Accidental discharge

Accidental discharge

This is a discussion on Accidental discharge within the General Firearm Discussion forums, part of the Related Topics category; I'm Very Curious. Which pistols can discharge when they fall from a 3-4' piece of furniture and land on the floor? AH...

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  1. #1
    Member Array abandonhope's Avatar
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    Question Accidental discharge

    I'm Very Curious. Which pistols can discharge when they fall from a 3-4' piece of furniture and land on the floor?

    AH


  2. #2
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    Usually poorly made pistols, most modern firearms incorporate some means of preventing accidental discharge using hammer/firing blocks, stiffer firing pin springs or other design elements to prevent firing unless trigger is pulled.
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    Member Array Wastelander's Avatar
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    Quote Originally Posted by msgt/ret View Post
    Usually poorly made pistols, most modern firearms incorporate some means of preventing accidental discharge using hammer/firing blocks, stiffer firing pin springs or other design elements to prevent firing unless trigger is pulled.
    This. One way to tell, by make/model, is that California requires a drop test for this very thing. If it passes California's drop test then it won't discharge when dropped. Just about all pistols will pass.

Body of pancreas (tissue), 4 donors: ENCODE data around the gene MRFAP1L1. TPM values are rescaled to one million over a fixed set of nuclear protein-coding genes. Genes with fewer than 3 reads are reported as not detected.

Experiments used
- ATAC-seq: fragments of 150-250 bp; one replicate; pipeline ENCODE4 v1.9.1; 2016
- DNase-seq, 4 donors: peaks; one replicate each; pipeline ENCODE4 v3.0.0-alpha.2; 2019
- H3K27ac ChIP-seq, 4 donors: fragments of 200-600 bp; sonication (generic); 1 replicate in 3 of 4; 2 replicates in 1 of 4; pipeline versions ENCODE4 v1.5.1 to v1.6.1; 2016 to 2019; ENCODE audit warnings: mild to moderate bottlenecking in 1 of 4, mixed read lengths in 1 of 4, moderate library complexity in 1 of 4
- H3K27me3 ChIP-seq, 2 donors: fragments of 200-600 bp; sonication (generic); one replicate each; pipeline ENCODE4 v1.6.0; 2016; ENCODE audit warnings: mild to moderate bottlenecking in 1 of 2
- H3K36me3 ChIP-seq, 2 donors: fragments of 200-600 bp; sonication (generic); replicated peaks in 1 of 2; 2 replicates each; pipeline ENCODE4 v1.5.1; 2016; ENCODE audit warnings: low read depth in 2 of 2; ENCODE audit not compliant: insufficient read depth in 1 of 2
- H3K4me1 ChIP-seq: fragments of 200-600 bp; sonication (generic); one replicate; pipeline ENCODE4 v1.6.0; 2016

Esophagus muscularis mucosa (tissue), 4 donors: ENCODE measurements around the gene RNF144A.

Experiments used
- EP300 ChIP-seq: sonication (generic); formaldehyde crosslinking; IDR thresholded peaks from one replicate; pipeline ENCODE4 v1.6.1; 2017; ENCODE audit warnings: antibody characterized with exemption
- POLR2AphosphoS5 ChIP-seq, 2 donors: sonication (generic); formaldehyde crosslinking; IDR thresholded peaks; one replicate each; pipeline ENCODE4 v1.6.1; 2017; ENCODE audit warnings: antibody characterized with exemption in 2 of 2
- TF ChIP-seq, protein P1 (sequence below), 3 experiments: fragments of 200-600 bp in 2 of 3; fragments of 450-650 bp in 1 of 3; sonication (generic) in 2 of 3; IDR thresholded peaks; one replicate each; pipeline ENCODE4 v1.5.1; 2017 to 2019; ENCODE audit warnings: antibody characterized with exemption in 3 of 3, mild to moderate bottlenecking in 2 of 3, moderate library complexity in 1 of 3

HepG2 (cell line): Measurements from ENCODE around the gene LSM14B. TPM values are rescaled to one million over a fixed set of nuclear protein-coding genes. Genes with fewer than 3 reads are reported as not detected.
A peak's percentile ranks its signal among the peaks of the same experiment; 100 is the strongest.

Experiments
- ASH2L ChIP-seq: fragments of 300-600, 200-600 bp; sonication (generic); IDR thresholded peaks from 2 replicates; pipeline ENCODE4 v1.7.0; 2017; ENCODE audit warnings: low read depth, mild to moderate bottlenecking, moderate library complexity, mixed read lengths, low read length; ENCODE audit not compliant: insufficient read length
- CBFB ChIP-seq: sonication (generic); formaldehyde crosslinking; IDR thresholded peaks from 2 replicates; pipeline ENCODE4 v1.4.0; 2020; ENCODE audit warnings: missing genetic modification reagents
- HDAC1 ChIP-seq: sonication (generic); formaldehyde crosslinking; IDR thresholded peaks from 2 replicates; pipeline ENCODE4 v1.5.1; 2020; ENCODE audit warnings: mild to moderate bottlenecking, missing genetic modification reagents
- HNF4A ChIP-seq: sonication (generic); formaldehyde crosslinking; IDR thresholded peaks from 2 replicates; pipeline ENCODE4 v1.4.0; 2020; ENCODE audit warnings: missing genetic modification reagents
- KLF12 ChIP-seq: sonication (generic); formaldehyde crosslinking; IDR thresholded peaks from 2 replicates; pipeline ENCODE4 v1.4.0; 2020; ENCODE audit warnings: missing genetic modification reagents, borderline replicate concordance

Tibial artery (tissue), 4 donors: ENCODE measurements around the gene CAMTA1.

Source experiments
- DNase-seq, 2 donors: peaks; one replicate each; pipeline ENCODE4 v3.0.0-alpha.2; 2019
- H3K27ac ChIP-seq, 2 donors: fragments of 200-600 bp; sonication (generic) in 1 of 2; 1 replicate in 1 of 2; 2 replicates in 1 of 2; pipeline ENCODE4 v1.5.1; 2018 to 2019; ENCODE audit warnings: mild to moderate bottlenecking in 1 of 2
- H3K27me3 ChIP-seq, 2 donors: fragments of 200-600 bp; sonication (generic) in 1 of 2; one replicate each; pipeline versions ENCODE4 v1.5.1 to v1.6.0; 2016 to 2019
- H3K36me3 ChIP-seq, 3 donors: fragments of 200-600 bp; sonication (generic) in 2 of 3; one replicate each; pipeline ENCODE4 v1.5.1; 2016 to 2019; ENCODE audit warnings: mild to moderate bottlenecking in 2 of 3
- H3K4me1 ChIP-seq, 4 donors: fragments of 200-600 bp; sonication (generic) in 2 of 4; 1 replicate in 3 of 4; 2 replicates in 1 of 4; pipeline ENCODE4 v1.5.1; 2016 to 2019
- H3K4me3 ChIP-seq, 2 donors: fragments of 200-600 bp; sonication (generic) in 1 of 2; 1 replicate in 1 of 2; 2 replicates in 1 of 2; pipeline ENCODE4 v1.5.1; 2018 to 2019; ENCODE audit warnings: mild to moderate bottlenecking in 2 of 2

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    Senior Member Array CCWFlaRuger's Avatar
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    Quote Originally Posted by Wastelander View Post
    This. One way to tell, by make/model, is that California requires a drop test for this very thing. If it passes California's drop test then it won't discharge when dropped. Just about all pistols will pass.
    ^^^^^^^^

    Except that, according to Boyle's (Murphy's Law is actually a little different, and states that if there are more than one way to do something and one of those ways is completely wrong, someone will do it the wrong way) Law, "Whatever can go wrong will go wrong."

    That is why every manufacturer states in their documentation that no mechanical safety measure is fail safe, and the only sure way to not have an accidental discharge is to not have the gun loaded.

    So, at the very least, don't drop your gun.
    Last edited by CCWFlaRuger; September 4th, 2010 at 07:09 PM. Reason: spelling
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    Ex Member Array Ram Rod's Avatar
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    Quote Originally Posted by abandonhope View Post
    I'm Very Curious. Which pistols can discharge when they fall from a 3-4' piece of furniture and land on the floor?

    AH
    Good question! Is this a trick question? ADs (or NDs as we like to call them) only happen when your pistol is NOT under your control. I sincerely hope I've simplified your question. Always have your pistol under your control and nothing bad should ever happen. Accidentally only happens when you're not paying attention.

  6. #6
    Distinguished Member Array kazzaerexys's Avatar
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    To provide a more mechanical answer to your question, any firearm design that separates the potential energy source (mainspring/hammer or striker) from the primer whenever there is not a deliberate action to pull the trigger ought to be safe from an inertia discharge. Commonly, this is called being "drop safe", but the same factors that can set off a dropped gun can also come into play if the gun is physically bumped from behind, say, during a disarm/retention attempt, or if something strikes the back of the gun while it is in the holster. A blow to the front (muzzle) end can also cause an inertia discharge, and I believe the CA drop test has the gun land muzzle first.